Despite the widespread availability of effective lipid-lowering drugs, the prevalence of hypercholesterolemia varies considerably throughout Europe, ranging from 3 to 53% in men and from 4 to 40% in women, depending on the country [38]. In most populations, almost 50% of people treated with lipid-lowering drugs have a total cholesterol level >6.5 mmol/l (251 mg/dl), suggesting that greater efforts are needed to identify and adequately treat people with hypercholesterolemia. Moreover, even in patients that fully attain their total cholesterol/LDL-C targets, the risk of major vascular events is only reduced by around one-third [17], leaving substantial residual risk. The identification and treatment of residual risk factors is therefore essential for the effective management of CV disease.

The importance of high-density lipoprotein for reducing residual risk

Numerous studies have shown that low levels of high-density lipoprotein-cholesterol (HDL-C) (defined as <1 mmol/l; 40 mg/dl in men, and <1.3 mmol/l; 50 mg/dl in women) are independent risk factors for coronary heart disease [39-46]. The Emerging Risk Factors Collaboration analyzed records from 68 studies in 302,430 people without initial vascular disease and demonstrated that each 0.38 mmol/l (14 mg/dl) increase in HDL-C level was associated with a 22% reduction in coronary heart disease risk, irrespective of the triglyceride (TG) level (Figure 1) [42]. Consequently, the recent European Society of Cardiology/European Atherosclerosis Society Guidelines for the Management of Dyslipidemia have included low HDL-C levels in their latest CV risk assessment charts [6,9,39]. This is particularly important for people with MetS or T2D who often have low levels of HDL-C accompanied by high levels of TG (≥1.7 mmol/l; 150 mg/dl) and a preponderance of small, dense low-density lipoprotein particles that can result in an underestimation of risk based solely on LDL-C. This triad of lipid abnormalities has been called atherogenic dyslipidemia [47-49].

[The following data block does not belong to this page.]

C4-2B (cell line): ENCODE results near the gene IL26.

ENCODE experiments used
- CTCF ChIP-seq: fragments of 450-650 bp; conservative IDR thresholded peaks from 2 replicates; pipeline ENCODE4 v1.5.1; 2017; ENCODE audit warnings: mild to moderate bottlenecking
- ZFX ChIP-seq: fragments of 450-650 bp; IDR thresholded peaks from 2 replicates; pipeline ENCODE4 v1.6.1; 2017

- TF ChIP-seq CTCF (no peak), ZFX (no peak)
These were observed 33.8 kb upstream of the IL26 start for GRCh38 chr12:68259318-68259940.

thumbnailFigure 1. High-density lipoprotein-cholesterol increase is associated with reduction in coronary heart disease risk, irrespective of triglyceride [42]. HDL-C, high-density lipoprotein-cholesterol.

A number of therapeutic options are available for increasing HDL-C levels, including statins, fibrates and niacin [6,39]. In general, niacin can increase HDL-C by 10 to 25%. However, recent results from the AIM-HIGH and HPS-2 THRIVE studies showed that the additional increases in HDL-C achieved when extended-release niacin was added to a statin did not result in further reductions in CV events [50,51]. Fibrates, on the contrary, can increase HDL levels by 2 to 10% and have been shown to reduce CV risk in people with significantly elevated levels of TG and reduced levels of HDL-C [52-55]. For example, the Action to Control Cardiovascular Risk in Diabetes (ACCORD) study found that the primary event rate (a composite of nonfatal myocardial infarction, stroke or CV death) was reduced from 17.3% to 12.4% in the subgroup of T2D patients with both low baseline levels of HDL-C (≤34 mg/dl or 0.88 mol/l) and high baseline TG (≥204 mg/dl or ≥2.3 mmol/l) [52]. However, this study also showed that the addition of fenofibrate to conventional statin treatment had no effect on event rates in people with normal levels of TG and/or HDL-C.